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50-Pound Boson is helping companies sell their products online

Each and every year we hear about the increase in online sales, and as e-commerce continues to grow, talk of the death of brick-and-mortar continues to grow with it.

“The fun thing about doing e-commerce is that it’s growing phenomenally and there’s more and more need for it,” said Tim McDougall. “People are buying more stuff, they’re just buying it online.”

In 2016, McDougall teamed up with Jason Nelson and started 50-Pound Boson.

Based out of Cedar Rapids, 50-Pound Boson is an e-commerce marketing and growth hacking team that focuses on helping startup and emerging businesses establish a steady and growing stream of revenue from their physical products.

The company started just over two years ago and initially was focused on helping companies sell products on Amazon. Since then, the company has begun to expand into other e-commerce channels and has grown from two employees to a team of five.

“As we got recommended more and more, people wanted us to take on other things,” McDougall said. “So one of our challenges has been adopting new skill sets as we grow. We realized that we have to have the entire e-commerce toolbag before too long and with a small team that’s been our biggest challenge.”

McDougall is a firm believer that marketing is an investment, not an expense.

“We’re not just going to spend your money and give you a bunch of vanity metrics. We’re going to base it on whether or not we move product for you,” McDougall said. “Did we move more than you were moving without us. Are we creating profits for you? If you’re not you should drop us and if you are you should pay us more. And that turns out to be a proposition that a lot of young, emerging companies really like.”

McDougall says they would like to slowly increase the size of companies we’re working with and are considering the idea of putting out their own products as well.

“That gives us the opportunity to experiment in new ways that we might not do with a client’s product because if it blows up, it blows up in our face,” McDougall said. “That allows us to be out on the cutting edge of things without putting clients dollars at risk.”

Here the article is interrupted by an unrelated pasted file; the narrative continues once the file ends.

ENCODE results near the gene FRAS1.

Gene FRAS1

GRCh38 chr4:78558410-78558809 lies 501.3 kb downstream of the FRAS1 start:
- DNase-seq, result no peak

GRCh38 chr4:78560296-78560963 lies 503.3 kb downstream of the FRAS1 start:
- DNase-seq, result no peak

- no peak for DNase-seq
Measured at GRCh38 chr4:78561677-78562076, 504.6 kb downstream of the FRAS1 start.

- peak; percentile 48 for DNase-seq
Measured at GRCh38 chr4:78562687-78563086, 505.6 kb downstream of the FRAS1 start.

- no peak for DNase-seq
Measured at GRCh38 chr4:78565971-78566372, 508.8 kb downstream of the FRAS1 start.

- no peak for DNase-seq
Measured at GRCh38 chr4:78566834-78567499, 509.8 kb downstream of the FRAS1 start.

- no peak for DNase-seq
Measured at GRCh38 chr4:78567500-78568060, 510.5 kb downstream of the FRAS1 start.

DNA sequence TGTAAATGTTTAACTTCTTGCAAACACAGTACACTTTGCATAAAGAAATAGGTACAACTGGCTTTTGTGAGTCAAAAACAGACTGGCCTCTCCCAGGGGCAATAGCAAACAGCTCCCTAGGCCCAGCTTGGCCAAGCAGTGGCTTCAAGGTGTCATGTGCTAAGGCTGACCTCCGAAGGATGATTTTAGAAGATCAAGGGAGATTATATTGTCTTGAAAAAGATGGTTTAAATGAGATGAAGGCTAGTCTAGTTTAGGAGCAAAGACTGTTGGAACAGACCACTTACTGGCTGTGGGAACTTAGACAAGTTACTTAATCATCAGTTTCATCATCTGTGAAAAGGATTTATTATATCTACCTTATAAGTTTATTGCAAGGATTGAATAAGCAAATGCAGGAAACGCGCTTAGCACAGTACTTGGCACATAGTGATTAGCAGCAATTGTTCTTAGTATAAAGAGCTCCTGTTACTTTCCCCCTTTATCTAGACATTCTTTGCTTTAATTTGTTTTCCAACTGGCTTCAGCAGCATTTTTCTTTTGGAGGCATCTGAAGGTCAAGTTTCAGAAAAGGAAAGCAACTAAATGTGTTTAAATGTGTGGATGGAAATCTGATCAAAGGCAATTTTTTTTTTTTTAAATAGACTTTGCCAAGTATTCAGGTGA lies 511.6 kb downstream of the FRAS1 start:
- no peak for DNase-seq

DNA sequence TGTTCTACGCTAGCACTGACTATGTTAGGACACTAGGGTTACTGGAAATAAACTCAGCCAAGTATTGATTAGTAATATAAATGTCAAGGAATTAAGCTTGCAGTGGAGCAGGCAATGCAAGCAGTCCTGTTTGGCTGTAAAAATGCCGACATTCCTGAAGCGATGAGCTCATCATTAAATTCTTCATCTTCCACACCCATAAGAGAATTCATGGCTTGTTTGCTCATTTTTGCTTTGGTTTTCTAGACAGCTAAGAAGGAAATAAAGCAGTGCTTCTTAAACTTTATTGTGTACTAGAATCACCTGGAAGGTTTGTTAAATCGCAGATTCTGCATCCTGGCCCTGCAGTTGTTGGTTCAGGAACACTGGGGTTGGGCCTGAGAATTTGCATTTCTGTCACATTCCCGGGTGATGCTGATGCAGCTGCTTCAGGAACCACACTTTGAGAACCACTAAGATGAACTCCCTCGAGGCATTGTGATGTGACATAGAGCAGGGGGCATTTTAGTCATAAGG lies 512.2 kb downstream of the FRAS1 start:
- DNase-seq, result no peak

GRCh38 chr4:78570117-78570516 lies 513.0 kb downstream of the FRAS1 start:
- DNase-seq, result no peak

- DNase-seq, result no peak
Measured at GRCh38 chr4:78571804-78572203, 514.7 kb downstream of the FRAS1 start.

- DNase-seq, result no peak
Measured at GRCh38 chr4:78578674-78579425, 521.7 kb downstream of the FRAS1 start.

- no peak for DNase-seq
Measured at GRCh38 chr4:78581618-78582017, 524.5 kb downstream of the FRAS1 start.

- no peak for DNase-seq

50-Pound Boson is helping companies sell their products online | Clay & Milk
A central Iowa ag-tech accelerator has secured more backers and finally has a name. The Greater Des Moines Partnership first announced the accelerator last year, naming four initial investors. On Monday, the Partnership said the program will be called the "Iowa AgriTech Accelerator" and named three new investors. The new investors include Grinnell Mutual, Kent Corp. and Sukup Manufacturing, all Iowa companies. They join investors Deere & Co., Peoples Co., Farmers Mutual Hail Insurance Co. and DuPont Pioneer. Each investor has agreed to put up $100,000 for the first year of the accelerator. Startups entering the program will receive $40,000 in seed funding in exchange for 6 percent equity. Tej Dhawan, an angel investor and local startup mentor, is serving as interim director until the AgriTech Accelerator names a permanent leader. Dhawan held a similar role with the GIA before Brian Hemesath was named as managing director. As interim director, Dhawan said his main job includes hiring the accelerator's executive director, establishing a business structure and initial recruiting for the first cohort. The accelerator will place few filters, such as location and product, on the applicant pool, Dhawan said. "When you’re seeking innovation, innovation can come from every corner of the world so why restrict ourselves," he said. One area the the AgriTech Accelerator won't recruit from is biotech. For its first cohort, the AgriTech Accelerator will work out of the GIA's space in Des Moines' East Village, Dhawan said. A future, permanent home is still to be decided. The accelerator's program will host startups from mid-July through mid-October, ending with an event connected to the annual World Food Prize. The GIA, which the AgriTech Accelerator is based on, also ends with presentations at an industry event. The accelerator has also started lining up a mentor pool. The Iowa Corn Growers Association, Iowa Soybean Association and the Iowa Pork Producers Association have agreed to provide mentors, as has Iowa State University. While the AgriTech Accelerator is loosely based off of the GIA, it will differ in its business structure, Dhawan said. The GIA runs through a for-profit model for both operations and its investment fund. The AgriTech Accelerator will have a nonprofit model for its operations and a for-profit setup for its fund. Dhawan said the nonprofit model is being used so the accelerator can better work with other nonprofit partners, such as trade associations. "These are all organizations that are nonprofits and can be amazing stakeholders without ever having to be investors in the accelerator," he said. "It becomes easier to work with trade associations in their nonprofit role when we are also a nonprofit." When it's up and running, the AgriTech Accelerator would be one of a handful of ag-focused startup development programs in Iowa. Others include the Ag Startup Engine out of Iowa State University and the Rural Ventures Alliance from Iowa MicroLoan. Matthew Patane is the managing editor and co-founder of Clay & Milk. Send him an email at
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